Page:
Dozens of democracy activists -- 16 Americans among them -- go on trial in Egypt Sunday in a politically charged case that has led to a crisis in relations between Cairo and Washington while threatening $1.3 billion in annual U.S. military aid to the North African nation.
Forty-three Egyptian and foreign nonprofit workers -- including the son of U.S.Transportation Secretary Ray LaHood -- are accused of receiving illegal funds from abroad and carrying out political activities unrelated to their civil society work.
A senior U.S. official said Washington and Cairo were holding what he described as intense discussions to resolve the crisis within days. U.S. Secretary of State Hillary Clinton, who arrived in the Moroccan capital after visits to Algeria and Tunisia, has met Egypt's Foreign Minister Mohamed Kamel Amr twice in the last three days, the official said on condition of anonymity.
Human-rights campaigners say the case constitutes retaliation by Egypt's ruling generals against pro-democracy groups that have been among the army's harshest critics since it took power when Hosni Mubarak was overthrown a year ago.
The whole basis of this case is unfair, an Egyptian activist working for one of the organizations told Reuters.
It was unclear whether all of the accused -- who are banned from leaving Egypt pending trial -- would appear in court.
A number of them were already abroad when the ban was placed, and some of those who remained in Egypt have taken refuge in the U.S. embassy in Cairo.
The U.S. pro-democracy groups whose staff have been charged deny they have done anything illegal. They say the crackdown is an attempt by Egypt's military rulers to derail democracy.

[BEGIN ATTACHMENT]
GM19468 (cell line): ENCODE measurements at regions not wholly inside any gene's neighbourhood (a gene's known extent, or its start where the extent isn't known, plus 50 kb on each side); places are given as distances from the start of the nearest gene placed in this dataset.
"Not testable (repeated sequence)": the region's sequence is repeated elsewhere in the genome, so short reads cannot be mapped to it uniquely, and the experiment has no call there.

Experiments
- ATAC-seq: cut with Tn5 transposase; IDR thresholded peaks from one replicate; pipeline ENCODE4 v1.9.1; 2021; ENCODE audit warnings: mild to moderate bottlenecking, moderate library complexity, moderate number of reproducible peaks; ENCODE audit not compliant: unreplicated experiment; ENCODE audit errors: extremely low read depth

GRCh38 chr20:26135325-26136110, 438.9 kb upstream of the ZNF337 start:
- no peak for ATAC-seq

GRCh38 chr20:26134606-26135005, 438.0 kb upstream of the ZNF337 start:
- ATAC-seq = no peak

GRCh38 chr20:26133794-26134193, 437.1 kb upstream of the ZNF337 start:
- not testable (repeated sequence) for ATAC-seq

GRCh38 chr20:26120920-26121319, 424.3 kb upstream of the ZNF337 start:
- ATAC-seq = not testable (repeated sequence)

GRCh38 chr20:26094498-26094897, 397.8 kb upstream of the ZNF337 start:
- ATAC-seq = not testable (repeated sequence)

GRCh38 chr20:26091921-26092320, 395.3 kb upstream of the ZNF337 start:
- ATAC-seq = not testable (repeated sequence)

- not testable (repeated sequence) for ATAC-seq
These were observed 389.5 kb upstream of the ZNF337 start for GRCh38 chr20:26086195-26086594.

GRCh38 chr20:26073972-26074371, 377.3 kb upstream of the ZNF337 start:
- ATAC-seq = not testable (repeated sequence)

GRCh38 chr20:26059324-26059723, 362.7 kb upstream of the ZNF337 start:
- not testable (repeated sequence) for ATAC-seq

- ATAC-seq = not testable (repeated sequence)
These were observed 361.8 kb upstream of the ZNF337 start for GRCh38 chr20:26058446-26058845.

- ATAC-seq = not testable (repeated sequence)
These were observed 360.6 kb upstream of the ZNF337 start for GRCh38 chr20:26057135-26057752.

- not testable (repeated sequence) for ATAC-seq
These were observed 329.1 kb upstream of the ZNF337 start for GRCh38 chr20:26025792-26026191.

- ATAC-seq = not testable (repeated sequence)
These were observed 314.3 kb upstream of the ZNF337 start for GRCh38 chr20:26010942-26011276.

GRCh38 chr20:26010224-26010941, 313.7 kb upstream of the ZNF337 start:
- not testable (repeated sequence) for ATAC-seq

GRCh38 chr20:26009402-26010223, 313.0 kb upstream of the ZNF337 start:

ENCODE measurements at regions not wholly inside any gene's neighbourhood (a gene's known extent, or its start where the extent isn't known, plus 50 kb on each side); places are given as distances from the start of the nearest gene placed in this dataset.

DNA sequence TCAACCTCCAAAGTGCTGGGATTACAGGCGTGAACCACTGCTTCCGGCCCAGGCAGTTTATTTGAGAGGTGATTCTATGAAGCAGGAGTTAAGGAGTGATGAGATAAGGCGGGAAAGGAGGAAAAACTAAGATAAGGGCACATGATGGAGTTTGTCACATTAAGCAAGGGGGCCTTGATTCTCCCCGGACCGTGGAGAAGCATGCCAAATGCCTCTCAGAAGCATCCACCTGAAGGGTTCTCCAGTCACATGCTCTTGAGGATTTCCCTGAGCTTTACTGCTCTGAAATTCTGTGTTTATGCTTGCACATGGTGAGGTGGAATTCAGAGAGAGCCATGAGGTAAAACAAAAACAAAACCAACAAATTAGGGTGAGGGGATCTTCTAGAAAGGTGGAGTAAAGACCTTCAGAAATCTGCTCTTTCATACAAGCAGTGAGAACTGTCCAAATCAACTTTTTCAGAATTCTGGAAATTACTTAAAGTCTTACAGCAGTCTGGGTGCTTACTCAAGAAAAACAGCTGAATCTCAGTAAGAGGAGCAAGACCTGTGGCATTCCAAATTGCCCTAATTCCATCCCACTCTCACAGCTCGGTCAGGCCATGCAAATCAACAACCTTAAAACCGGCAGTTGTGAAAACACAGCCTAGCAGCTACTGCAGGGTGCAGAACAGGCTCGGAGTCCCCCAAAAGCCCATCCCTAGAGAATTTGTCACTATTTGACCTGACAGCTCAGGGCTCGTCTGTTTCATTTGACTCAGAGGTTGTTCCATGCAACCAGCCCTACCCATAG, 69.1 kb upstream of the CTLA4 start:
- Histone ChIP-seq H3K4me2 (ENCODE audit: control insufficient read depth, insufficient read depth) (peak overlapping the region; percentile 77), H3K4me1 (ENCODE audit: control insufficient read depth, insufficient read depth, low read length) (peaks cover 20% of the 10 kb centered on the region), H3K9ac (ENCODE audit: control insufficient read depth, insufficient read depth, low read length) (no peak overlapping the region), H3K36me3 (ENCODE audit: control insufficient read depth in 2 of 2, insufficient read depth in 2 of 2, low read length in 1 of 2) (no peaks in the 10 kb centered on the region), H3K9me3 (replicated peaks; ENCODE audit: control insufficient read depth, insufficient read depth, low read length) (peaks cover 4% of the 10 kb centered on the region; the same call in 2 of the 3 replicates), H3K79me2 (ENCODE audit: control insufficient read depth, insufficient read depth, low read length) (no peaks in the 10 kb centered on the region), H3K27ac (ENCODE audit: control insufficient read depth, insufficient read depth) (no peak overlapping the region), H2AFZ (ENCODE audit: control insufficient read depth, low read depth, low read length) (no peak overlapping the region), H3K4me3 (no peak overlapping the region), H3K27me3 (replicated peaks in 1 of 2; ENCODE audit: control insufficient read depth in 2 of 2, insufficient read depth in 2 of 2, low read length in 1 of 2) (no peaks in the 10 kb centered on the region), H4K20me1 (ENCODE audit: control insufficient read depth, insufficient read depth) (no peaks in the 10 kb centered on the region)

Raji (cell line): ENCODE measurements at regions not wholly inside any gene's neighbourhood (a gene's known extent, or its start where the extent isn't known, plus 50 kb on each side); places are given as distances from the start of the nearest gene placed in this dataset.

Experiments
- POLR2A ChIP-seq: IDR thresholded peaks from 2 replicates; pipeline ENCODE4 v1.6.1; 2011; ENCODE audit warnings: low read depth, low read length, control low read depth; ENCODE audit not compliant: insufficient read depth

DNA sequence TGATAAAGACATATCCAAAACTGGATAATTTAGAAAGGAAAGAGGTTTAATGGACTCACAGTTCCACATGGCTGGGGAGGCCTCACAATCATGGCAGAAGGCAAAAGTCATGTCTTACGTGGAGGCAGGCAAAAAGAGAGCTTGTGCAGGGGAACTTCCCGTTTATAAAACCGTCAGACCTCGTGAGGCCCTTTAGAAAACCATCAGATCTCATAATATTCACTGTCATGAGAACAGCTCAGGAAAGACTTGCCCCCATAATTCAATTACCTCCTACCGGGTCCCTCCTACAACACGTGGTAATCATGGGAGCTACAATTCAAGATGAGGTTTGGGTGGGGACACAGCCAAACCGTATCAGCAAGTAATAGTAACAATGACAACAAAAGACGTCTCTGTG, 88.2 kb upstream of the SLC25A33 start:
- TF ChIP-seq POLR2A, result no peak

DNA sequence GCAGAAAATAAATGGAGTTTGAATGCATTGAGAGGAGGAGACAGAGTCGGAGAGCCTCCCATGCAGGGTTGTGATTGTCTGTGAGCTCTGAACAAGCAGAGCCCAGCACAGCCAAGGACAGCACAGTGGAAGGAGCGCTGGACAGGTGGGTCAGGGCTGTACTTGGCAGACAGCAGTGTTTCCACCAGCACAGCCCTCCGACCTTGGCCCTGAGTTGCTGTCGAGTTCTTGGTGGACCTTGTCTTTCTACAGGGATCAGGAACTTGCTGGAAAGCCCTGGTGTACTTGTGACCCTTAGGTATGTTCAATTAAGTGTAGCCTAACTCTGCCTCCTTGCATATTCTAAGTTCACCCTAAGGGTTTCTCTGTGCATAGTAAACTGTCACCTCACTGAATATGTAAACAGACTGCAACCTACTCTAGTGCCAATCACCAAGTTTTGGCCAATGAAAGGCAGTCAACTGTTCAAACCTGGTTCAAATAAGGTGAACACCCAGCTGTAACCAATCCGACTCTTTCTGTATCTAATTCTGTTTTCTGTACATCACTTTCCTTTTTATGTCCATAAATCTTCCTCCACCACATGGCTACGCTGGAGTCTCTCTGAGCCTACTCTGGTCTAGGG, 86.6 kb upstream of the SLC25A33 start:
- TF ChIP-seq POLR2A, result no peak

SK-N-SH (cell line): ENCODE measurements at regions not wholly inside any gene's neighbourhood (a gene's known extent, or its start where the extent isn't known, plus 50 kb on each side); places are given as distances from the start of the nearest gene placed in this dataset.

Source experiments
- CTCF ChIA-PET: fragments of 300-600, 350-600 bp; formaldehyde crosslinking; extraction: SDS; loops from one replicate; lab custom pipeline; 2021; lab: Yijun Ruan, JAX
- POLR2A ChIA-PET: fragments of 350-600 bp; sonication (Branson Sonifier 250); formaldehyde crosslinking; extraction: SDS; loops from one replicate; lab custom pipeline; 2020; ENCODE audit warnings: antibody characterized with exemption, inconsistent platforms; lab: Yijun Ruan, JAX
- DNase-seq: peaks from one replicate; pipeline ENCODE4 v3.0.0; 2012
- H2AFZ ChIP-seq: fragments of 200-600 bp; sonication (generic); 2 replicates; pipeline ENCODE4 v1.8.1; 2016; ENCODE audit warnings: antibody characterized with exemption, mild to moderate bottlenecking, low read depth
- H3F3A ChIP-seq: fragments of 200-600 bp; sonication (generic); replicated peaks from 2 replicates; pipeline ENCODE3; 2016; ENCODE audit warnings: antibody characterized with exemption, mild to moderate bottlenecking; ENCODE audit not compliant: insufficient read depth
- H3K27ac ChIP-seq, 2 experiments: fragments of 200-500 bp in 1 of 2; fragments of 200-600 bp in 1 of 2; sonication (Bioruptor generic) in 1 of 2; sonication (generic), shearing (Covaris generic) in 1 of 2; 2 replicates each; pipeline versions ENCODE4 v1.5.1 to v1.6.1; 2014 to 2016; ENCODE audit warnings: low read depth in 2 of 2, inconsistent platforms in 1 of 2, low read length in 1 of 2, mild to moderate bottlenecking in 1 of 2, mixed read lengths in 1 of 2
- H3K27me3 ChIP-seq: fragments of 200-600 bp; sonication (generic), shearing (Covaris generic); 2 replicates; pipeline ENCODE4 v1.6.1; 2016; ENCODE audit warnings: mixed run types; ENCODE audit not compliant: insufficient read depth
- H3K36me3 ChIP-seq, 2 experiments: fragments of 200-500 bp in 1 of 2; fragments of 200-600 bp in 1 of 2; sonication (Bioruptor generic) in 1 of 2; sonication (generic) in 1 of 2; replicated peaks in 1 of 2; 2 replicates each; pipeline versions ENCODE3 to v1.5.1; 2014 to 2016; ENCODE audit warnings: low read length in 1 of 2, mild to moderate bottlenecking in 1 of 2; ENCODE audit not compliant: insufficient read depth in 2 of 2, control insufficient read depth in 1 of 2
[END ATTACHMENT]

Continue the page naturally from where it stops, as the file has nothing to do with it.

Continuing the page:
Egypt says the case is a judicial matter and that all groups must heed Egyptian law.
Negad al-Borai, a lawyer representing the accused in Cairo, said the charges referred only to a short period in the groups' activities and could therefore be argued against. The charges made involve only the period from March 2011 to December 2011, he told Reuters. These groups have applied for permits before that period.
Some Egyptian officials have linked the funding of civil-society initiatives to a U.S. plot to undermine Egypt's sovereignty -- accusations the United States and the civil-society workers deny.
Among those accused is Sam LaHood, Egypt director of the International Republican Institute and the son of the U.S. transportation secretary.
The crisis escalated on Dec. 29 when Egyptian authorities swooped down on the offices of the American groups -- the International Republican Institute and the National Democratic Institute -- confiscating documents, computers, and cash on the premises.
The government and the ruling military council say the case was initiated by the judiciary and is out of their hands.
(Additional reporting by Arshad Mohammed in Rabat; Writing by Marwa Awad; Editing by Maria Golovnina)